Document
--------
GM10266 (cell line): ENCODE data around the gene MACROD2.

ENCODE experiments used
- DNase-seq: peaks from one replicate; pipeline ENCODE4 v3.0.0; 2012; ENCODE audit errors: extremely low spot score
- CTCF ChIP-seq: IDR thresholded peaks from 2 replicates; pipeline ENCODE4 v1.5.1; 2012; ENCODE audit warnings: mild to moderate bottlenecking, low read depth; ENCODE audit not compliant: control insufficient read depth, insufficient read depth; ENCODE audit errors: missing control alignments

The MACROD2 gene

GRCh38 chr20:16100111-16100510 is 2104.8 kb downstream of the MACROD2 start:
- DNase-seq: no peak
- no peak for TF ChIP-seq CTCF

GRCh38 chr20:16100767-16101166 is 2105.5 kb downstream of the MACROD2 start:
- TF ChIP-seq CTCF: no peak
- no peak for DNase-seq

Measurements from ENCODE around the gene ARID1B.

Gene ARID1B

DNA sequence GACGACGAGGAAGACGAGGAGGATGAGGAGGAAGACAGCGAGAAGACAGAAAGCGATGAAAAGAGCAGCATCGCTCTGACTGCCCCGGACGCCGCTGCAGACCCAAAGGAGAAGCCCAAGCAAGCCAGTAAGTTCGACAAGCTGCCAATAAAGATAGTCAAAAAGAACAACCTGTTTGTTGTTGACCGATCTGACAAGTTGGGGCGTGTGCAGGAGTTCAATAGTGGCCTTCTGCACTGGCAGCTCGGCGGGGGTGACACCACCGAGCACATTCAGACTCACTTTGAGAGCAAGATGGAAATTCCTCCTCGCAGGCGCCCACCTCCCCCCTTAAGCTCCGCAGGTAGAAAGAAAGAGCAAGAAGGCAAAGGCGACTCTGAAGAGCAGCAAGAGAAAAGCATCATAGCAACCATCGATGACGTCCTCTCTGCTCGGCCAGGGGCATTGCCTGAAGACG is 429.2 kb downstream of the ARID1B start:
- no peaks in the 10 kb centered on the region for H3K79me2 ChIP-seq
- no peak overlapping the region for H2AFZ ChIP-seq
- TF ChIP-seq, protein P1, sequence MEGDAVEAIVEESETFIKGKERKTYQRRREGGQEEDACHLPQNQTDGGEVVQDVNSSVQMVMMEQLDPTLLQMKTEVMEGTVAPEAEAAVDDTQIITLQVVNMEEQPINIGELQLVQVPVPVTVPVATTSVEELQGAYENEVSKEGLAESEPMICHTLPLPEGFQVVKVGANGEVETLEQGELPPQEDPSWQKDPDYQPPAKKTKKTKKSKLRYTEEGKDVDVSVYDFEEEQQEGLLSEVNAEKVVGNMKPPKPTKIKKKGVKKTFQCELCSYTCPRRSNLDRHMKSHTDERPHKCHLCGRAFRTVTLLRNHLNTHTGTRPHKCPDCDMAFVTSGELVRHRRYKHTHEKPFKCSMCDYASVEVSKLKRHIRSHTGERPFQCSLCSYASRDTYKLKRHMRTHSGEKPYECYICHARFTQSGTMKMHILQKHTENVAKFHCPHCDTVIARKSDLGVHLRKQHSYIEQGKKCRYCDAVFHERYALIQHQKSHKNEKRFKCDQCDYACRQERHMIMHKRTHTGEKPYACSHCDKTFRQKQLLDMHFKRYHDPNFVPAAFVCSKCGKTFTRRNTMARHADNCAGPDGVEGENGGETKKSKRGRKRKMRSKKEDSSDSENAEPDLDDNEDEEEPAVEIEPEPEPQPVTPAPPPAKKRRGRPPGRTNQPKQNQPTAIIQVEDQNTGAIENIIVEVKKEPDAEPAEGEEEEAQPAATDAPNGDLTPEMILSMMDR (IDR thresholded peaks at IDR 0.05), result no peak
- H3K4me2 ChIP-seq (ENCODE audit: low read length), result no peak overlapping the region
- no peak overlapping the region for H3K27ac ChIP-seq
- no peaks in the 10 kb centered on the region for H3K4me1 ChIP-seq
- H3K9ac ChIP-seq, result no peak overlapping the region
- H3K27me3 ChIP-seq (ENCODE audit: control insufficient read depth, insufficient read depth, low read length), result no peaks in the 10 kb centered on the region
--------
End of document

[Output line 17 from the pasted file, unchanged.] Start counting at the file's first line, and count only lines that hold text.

- TF ChIP-seq, protein P1, sequence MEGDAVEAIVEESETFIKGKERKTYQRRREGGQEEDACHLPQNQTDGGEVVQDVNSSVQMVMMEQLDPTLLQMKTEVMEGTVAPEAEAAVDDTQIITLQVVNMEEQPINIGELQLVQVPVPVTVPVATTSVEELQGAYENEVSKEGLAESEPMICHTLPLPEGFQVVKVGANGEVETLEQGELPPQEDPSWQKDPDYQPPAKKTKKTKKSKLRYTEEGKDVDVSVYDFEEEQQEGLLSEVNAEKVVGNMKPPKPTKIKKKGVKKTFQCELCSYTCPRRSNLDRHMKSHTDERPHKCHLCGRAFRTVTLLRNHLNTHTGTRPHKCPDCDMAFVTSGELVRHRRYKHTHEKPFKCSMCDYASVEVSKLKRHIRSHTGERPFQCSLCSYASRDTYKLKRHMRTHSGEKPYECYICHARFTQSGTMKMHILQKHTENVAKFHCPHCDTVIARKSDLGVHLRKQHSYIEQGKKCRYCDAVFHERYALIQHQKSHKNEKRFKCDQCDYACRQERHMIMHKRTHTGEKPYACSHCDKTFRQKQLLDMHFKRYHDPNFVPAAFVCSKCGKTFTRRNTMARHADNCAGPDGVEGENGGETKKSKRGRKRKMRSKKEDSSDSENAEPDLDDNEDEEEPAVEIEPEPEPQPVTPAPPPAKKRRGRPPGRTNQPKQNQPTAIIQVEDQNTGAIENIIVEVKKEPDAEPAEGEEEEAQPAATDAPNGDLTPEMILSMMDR (IDR thresholded peaks at IDR 0.05), result no peak